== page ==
'Gold Rush' Favorite Parker Schnabel Embarks on a New Discovery Series — and the Most Dangerous Journey of His Life
“I hope I don’t die,” Gold Rush fan favorite Parker Schnabel reflected before he embarked on a brutally grueling, month-long journey where he set out to retrace the legendary Klondike Gold Rush trail without modern-day conveniences. It’s a trail that more than 100,000 prospectors ventured on in the late 1890s with hopes of striking gold; however, only one in three made it.
Schnabel’s quest is chronicled in a refreshingly candid and often thrilling three-episode docuseries Gold Rush: Parker’s Trail, beginning Friday, March 31 at 9/8c on Discovery Channel.
It took some convincing, but joining the “Parker’s Trail” journey was his trusted foreman Rick Ness, cameraman James Levelle and Parker’s rock truck driver Karla Ann, who is also a wilderness guide (a much-needed role for this group).
Parker Schnabel's grandfather will be celebrated in a Discovery Channel special.
“I kind of thought he'd say ‘no,’ but he said ‘yes,’” Parker says of Ness, the underdog of the group who provides much of the drama, as he desperately struggled to keep pace with the group. “Rick is a guy who—and he's gonna hate me for saying this—but Rick is a guy who is the exact opposite of everything that we kind of stood for on this trek. He drinks a hell of a lot of beer, smokes piles of cigarettes, [and] the only workout he's really done the last 20 years, I think, is weightlifting.”
Afraid to put his foot in his mouth, Parker sums Rick’s challenges up as not being a “cardio” type of guy, and that was evident from the very start when they battled a 45-degree ascent carrying 60-plus pound backpacks. No easy task even for the cardio fit. High winds and freezing temps eventually provided even more challenges.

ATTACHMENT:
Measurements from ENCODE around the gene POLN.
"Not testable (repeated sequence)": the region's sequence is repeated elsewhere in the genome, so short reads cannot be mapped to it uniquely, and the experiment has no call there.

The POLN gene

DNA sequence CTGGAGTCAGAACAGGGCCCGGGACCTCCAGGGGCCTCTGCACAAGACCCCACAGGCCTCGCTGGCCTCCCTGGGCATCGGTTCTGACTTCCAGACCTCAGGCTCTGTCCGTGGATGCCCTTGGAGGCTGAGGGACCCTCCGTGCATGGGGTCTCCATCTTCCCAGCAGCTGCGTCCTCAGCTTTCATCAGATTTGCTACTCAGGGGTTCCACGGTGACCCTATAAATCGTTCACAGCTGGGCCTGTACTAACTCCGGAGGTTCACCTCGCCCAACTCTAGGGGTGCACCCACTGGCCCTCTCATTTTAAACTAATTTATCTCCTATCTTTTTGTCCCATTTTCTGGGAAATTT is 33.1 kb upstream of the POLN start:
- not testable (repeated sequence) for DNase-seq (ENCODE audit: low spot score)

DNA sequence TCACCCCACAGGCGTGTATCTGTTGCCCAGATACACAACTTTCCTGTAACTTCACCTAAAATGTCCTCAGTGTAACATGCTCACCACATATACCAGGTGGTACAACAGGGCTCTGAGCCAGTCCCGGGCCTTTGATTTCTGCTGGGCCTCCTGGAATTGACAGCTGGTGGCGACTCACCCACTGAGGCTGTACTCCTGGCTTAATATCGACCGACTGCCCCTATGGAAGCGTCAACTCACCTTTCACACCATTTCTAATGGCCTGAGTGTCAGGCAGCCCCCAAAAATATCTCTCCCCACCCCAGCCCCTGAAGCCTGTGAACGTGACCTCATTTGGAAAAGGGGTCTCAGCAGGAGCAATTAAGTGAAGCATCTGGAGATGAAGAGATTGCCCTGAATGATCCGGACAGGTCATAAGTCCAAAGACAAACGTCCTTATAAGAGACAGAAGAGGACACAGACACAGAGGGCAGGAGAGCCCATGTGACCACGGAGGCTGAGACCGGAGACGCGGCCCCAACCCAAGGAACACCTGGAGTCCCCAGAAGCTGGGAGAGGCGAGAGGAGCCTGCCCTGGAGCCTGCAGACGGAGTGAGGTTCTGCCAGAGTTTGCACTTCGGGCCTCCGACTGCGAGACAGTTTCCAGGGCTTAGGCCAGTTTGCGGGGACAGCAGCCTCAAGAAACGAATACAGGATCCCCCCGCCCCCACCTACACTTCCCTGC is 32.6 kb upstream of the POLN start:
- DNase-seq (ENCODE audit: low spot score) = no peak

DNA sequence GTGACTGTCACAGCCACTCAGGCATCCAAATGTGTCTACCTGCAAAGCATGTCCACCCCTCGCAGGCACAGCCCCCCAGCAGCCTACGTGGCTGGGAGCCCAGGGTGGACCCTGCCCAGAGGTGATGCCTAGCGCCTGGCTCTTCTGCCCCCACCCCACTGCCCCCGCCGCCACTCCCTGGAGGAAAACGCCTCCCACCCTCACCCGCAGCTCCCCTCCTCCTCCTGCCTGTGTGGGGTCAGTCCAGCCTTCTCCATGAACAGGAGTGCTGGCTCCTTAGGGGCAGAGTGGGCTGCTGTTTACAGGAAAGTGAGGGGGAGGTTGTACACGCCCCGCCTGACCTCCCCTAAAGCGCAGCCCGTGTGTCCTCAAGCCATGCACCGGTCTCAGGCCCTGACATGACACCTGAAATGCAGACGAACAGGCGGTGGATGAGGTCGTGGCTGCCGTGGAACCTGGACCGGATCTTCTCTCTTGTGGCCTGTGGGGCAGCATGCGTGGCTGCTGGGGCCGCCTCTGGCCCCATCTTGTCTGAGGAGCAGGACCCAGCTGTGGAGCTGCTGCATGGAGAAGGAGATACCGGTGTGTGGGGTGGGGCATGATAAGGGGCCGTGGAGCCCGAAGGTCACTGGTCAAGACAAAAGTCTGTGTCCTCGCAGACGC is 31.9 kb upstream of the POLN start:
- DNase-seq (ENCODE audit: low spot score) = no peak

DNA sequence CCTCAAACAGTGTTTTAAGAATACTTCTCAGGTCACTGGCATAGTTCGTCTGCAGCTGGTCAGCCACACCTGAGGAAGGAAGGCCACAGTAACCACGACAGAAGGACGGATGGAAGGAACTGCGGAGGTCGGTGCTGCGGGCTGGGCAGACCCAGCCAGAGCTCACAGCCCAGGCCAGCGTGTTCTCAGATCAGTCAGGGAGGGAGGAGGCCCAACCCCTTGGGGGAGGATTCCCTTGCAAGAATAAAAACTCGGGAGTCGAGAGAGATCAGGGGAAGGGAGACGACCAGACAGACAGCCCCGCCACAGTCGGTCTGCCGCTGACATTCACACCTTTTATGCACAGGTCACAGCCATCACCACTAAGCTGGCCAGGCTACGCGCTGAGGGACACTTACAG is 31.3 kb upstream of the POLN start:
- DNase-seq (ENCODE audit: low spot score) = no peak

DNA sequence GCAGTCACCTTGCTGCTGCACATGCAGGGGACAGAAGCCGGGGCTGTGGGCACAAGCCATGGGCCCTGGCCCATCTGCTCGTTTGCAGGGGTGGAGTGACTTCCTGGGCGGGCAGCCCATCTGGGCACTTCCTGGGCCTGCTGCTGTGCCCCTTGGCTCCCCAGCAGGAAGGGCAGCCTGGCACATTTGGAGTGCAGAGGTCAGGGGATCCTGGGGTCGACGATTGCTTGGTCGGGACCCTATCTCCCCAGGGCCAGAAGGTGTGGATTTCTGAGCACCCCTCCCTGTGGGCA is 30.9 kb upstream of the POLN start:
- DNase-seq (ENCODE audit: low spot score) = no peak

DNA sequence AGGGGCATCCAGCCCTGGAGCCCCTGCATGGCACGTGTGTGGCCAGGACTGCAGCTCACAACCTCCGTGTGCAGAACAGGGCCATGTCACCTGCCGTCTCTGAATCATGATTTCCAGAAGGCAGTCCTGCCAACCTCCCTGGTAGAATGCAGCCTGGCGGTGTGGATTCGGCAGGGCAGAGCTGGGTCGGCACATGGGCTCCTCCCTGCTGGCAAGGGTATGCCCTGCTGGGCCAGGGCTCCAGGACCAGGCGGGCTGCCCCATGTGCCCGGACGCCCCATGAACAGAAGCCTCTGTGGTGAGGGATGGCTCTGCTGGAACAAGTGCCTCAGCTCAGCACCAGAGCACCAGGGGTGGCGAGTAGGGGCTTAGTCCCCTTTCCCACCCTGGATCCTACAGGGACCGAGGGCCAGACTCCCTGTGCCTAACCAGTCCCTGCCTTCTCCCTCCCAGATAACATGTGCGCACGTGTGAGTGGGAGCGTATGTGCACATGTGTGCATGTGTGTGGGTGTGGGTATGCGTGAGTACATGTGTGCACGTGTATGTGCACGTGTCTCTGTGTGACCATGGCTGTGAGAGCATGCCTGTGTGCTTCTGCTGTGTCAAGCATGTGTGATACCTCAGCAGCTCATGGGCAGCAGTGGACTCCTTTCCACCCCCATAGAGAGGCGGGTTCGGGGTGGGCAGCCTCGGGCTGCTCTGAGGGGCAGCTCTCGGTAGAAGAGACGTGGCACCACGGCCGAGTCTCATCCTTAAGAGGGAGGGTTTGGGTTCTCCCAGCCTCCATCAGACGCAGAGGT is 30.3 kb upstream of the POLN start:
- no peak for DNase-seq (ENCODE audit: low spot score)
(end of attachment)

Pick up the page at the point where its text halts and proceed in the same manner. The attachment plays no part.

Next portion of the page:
“As we got further north the cold started becoming probably the biggest issue for sure,” Parker explains. “Not having food is a big concern, too, but it got cold and sitting in a canoe in the cold is just one of the most miserable things. Ugh, I will never do that again.”
Not being able to control these elements was the biggest challenge for Parker. “I've been mining for 10-plus years, and for six of them I've been working towards trying to be more and more in control of my surroundings. That's part of the reason why I wanted to do this—to get yourself out of your element and out of control. To put yourself into these situations where every factor that is working for or against you, you have no control over.
“I would say the biggest thing that I got out of it and the biggest thing that I would want people to get out of this is to get out of your comfort zone. For me, personally because like I said, I'm used to being in control of what's around me and I'm used to being in a controlled environment and once you start living like that you start always being that way. You start to always put yourself in situations where it's a controlled environment. After having done that for the last three or four years, when I would travel I would go to pretty safe countries, when I was hunting I was always pretty safe. This was quite dangerous, quite different than what I'm used to and it was such a nice feeling to spend that long of a period of time outside your comfort zone and doing things that you have to figure out. You don't know what you're doing and trying to survive and that whole idea is something that I think has gotten lost.”
Gold Rush: Parker's Trail, Fridays beginning March 31, 9/8c, Discovery ChannelAlertMe